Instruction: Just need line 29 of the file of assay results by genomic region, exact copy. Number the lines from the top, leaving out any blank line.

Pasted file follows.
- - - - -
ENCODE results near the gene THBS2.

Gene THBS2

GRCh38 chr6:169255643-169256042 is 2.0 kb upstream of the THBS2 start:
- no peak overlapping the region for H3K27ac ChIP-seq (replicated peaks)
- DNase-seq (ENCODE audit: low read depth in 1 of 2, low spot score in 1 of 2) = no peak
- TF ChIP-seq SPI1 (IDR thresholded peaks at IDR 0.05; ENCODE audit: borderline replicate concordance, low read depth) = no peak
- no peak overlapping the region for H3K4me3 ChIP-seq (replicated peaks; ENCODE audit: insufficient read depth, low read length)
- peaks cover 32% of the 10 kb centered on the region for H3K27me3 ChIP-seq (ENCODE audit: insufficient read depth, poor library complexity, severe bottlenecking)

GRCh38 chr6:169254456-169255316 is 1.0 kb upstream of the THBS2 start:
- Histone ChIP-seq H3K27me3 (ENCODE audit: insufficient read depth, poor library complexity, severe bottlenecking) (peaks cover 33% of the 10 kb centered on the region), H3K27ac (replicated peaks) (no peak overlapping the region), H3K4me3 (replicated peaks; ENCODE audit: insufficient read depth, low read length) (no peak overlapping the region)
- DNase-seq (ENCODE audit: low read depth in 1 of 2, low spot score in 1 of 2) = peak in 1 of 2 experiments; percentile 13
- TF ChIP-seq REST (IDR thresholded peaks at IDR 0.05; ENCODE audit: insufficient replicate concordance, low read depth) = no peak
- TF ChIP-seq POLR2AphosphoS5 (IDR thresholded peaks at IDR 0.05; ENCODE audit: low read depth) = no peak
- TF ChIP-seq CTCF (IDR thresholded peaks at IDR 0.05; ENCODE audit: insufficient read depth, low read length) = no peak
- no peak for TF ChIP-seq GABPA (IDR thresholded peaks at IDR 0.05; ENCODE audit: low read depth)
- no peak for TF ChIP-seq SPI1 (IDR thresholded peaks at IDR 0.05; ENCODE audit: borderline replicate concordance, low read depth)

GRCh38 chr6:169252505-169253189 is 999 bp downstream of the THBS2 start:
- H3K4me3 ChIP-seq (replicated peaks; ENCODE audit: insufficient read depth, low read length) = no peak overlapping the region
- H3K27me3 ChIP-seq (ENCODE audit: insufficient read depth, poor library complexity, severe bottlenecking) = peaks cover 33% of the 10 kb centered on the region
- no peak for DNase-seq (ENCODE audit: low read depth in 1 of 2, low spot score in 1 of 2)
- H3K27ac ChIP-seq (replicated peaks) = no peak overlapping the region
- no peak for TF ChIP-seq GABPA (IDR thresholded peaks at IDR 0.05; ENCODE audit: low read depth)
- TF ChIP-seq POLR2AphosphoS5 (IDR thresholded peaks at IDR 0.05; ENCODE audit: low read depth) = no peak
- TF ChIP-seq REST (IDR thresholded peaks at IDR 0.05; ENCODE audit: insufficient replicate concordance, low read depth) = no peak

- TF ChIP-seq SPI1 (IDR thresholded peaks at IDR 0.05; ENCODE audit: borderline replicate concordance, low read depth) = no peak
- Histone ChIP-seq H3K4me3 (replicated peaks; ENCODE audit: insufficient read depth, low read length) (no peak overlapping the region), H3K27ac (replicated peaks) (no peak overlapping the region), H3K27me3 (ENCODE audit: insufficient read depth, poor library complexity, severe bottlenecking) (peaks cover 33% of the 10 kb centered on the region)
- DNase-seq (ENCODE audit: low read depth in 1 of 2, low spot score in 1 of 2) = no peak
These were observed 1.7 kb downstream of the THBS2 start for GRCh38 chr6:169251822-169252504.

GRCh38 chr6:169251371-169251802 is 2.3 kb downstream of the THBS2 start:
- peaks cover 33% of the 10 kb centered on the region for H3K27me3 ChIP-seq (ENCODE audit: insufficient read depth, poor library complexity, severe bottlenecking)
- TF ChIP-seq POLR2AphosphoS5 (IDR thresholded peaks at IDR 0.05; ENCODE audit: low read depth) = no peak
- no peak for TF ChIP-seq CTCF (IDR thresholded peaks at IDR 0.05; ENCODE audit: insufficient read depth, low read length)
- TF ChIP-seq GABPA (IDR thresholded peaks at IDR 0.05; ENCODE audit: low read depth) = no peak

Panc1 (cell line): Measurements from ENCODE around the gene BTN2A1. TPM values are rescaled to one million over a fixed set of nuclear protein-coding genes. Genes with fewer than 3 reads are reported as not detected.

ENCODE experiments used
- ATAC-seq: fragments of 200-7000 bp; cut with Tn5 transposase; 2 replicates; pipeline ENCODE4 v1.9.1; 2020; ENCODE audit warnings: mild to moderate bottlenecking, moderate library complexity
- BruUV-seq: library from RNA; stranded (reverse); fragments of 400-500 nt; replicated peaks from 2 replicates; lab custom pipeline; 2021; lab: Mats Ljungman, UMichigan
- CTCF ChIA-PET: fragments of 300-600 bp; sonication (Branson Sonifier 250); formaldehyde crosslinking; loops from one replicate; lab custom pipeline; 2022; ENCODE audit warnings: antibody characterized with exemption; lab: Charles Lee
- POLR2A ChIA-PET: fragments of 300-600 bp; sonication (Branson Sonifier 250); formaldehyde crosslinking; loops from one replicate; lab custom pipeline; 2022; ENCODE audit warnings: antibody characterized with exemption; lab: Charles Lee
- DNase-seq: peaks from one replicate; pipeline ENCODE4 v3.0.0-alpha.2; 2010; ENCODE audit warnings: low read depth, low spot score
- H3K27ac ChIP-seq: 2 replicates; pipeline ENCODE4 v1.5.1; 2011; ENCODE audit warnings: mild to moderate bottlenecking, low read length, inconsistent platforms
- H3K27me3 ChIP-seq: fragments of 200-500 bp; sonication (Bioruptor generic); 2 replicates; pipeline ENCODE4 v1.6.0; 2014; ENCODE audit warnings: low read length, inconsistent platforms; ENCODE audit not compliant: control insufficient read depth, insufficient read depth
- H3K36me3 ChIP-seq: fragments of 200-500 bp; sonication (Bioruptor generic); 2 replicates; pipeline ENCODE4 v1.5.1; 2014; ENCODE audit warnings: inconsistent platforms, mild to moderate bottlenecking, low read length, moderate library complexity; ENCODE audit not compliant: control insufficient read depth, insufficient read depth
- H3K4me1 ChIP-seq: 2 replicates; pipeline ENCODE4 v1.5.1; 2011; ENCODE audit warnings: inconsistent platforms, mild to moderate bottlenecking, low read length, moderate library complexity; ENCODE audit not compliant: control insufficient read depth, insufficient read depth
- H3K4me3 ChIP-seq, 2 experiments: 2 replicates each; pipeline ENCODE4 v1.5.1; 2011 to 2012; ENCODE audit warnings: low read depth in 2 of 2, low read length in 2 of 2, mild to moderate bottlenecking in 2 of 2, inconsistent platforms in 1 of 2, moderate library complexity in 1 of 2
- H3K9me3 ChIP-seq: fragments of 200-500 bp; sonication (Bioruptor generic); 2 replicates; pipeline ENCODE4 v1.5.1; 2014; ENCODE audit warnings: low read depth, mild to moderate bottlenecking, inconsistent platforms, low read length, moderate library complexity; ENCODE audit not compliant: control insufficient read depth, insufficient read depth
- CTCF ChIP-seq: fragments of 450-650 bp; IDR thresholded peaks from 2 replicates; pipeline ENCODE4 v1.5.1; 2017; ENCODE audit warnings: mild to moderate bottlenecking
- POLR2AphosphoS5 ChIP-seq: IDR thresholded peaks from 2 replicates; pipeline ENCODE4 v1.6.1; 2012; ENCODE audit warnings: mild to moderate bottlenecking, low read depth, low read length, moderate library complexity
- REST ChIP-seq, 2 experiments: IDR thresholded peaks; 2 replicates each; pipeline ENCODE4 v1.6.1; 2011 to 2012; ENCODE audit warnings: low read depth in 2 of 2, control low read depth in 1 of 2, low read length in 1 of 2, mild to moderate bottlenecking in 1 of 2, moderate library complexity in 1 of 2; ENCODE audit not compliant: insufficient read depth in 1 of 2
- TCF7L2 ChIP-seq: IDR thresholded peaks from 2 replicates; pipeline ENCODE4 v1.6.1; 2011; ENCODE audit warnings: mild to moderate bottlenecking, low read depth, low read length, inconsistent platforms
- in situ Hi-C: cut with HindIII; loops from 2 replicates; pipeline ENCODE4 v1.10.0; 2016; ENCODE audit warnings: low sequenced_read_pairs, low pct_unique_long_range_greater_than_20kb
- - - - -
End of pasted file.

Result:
GRCh38 chr6:169251371-169251802 is 2.3 kb downstream of the THBS2 start: